Seriously, though – development of something really new, costs. No one knows how and why some things work when it comes to artificial intelligence. This is the elephant in the room – the more we avoid the topic, the more it becomes crucial to finally do something about it.

The common denominator for both AR/VR and AI should be the question – what does it reduce the cost of? This come from economics and I deeply believe the question is valid. Why should we bother to develop something so ephemeral like a synthetic set of answers and actions, not resembling a human being in any seriously-taken way? Why we should develop a set of virtual worlds and look for ways to improve the experience when we have enough problems in the real world? What problems do these technologies solve?

Actually, a lot. Let’s take autonomous driving, for example. The car has to steer in a certain matter, drive with a certain speed, obey the laws, manage not to kill a driver and passengers, as well as other drivers and pedestrians. Is AI here developed to think like human beings think on the road? No, the AI is trained to predict. Instead of implementing an enormous load of code lines, we have to think of it as a giant pool of variables and one way to choose the best possible scenario. ‘How would a human driver react to a certain situation on a road? That’s how I should react’. This should be a model internal dialogue for artificial intelligence in the automotive sector.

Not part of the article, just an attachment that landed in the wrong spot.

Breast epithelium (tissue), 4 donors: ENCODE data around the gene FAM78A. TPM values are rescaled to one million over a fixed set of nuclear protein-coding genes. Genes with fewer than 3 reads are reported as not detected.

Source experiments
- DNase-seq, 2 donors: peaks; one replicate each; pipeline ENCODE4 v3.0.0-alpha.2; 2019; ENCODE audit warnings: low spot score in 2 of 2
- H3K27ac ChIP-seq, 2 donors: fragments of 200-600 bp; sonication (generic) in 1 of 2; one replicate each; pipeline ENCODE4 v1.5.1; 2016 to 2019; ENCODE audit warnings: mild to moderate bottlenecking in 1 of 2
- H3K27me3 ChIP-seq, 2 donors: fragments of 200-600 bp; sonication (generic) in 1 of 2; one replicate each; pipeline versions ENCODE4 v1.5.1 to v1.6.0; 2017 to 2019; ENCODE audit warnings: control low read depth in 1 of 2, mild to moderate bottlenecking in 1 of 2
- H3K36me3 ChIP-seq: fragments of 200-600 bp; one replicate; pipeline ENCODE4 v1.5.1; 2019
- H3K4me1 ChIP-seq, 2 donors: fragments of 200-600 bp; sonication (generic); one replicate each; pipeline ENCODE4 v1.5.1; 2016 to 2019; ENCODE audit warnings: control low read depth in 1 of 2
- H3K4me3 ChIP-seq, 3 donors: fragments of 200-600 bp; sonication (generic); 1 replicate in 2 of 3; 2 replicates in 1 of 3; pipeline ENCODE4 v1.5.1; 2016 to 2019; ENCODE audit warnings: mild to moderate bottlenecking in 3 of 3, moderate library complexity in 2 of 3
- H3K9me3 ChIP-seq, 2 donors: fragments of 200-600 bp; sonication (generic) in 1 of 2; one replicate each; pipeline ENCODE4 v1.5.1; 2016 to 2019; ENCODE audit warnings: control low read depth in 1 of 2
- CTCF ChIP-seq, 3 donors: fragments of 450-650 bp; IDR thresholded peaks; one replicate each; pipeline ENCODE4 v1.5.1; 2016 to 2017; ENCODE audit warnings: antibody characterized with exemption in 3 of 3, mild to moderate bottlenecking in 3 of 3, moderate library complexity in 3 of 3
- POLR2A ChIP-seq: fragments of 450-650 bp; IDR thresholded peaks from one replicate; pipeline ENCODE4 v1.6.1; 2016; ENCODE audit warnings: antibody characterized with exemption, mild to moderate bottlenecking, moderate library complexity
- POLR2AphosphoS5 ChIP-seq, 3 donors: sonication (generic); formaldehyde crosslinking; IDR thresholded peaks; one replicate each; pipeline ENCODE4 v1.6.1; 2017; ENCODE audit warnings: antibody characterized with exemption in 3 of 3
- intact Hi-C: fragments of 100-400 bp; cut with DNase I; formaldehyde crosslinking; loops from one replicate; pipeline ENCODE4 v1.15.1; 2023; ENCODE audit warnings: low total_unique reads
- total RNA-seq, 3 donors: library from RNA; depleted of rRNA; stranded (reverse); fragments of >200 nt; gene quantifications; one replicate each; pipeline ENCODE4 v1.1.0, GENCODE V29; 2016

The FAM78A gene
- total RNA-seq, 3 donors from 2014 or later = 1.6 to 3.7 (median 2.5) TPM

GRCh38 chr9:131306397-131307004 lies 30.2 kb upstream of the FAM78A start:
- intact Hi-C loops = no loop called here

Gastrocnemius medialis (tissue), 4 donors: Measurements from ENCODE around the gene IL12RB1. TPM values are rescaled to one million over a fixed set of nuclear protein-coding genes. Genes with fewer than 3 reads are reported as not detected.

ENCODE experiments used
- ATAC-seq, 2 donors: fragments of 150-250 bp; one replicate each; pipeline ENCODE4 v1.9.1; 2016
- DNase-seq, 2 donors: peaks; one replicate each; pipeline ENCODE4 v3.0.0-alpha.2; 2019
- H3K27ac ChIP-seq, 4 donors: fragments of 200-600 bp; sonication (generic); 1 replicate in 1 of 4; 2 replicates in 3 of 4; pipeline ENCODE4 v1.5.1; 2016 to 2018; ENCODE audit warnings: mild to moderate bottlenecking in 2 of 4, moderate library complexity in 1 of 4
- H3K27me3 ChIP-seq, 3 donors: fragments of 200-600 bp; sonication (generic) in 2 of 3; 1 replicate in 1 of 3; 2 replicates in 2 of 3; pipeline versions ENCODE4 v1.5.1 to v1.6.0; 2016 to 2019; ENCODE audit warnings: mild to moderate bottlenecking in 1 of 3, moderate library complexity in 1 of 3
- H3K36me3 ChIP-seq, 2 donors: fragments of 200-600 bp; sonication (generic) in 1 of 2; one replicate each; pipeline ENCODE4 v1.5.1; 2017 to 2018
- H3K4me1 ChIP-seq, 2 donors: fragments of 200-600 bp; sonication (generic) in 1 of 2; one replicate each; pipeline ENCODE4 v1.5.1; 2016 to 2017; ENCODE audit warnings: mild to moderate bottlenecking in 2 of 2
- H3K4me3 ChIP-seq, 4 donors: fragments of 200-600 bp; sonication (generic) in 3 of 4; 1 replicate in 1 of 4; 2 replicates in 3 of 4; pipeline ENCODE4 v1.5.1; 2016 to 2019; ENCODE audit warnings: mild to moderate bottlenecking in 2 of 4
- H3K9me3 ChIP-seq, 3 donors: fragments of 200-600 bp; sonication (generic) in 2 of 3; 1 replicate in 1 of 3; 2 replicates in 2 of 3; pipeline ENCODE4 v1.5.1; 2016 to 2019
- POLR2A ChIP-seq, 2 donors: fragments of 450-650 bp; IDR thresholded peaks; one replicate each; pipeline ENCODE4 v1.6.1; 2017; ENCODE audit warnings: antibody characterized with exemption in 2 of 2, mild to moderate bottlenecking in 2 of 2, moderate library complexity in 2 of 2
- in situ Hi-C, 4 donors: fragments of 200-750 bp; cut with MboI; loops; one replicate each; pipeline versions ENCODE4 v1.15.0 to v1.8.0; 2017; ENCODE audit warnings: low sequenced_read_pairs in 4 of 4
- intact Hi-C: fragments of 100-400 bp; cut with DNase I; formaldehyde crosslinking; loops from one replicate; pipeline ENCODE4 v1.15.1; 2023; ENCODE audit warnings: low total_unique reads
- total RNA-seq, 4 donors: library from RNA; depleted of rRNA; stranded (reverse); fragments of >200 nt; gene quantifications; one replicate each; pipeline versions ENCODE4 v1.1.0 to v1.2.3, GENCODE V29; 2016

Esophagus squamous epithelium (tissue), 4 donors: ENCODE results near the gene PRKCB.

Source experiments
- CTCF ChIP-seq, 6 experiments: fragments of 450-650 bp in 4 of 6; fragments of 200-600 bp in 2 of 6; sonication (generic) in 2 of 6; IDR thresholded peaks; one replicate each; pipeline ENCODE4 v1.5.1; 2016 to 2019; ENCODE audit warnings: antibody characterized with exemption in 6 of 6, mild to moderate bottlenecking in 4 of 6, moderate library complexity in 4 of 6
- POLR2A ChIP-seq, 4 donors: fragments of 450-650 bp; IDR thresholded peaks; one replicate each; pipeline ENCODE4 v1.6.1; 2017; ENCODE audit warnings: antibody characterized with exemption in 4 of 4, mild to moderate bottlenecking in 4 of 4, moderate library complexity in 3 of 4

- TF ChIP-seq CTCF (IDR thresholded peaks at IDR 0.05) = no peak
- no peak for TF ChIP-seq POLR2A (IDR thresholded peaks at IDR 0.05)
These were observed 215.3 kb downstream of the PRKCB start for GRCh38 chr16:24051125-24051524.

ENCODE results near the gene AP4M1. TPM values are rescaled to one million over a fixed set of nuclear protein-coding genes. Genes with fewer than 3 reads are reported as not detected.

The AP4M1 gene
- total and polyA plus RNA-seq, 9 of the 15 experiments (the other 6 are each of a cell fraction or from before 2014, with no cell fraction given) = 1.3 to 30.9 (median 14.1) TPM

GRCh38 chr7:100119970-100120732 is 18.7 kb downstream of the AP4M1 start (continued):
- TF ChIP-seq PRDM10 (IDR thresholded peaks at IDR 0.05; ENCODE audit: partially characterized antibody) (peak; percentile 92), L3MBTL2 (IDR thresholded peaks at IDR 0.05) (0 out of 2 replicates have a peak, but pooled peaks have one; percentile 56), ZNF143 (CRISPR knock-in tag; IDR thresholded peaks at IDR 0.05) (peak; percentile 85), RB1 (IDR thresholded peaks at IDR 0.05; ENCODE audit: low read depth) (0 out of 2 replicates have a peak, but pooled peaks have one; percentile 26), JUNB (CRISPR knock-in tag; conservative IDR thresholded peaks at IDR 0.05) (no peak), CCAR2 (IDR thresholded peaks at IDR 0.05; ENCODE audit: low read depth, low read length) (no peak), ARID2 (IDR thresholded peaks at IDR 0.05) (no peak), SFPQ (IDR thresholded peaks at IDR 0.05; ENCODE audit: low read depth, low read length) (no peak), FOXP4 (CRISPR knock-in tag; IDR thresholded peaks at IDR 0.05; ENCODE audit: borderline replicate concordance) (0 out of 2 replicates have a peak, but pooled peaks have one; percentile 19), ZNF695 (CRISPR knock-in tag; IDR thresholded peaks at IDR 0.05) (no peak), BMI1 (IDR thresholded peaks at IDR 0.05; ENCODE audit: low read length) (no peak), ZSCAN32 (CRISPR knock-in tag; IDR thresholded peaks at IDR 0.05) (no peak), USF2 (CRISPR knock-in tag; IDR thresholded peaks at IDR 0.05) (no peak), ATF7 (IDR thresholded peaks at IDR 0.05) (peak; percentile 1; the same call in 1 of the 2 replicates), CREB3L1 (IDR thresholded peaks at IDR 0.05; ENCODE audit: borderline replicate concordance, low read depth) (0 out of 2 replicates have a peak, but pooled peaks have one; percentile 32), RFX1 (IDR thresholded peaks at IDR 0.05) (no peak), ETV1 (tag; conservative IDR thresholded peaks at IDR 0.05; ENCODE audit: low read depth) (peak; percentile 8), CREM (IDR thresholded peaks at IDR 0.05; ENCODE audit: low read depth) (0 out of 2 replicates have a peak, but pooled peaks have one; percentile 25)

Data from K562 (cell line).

But to learn and react, one needs data. And this costs as well. According to 2017 report from Forbes, data costs on average $9.7 million. Transformational technologies like artificial intelligence and Internet of Things (IoT) requires data. Data requires storage, processing and evaluation. This takes time and of course – VR software cost money.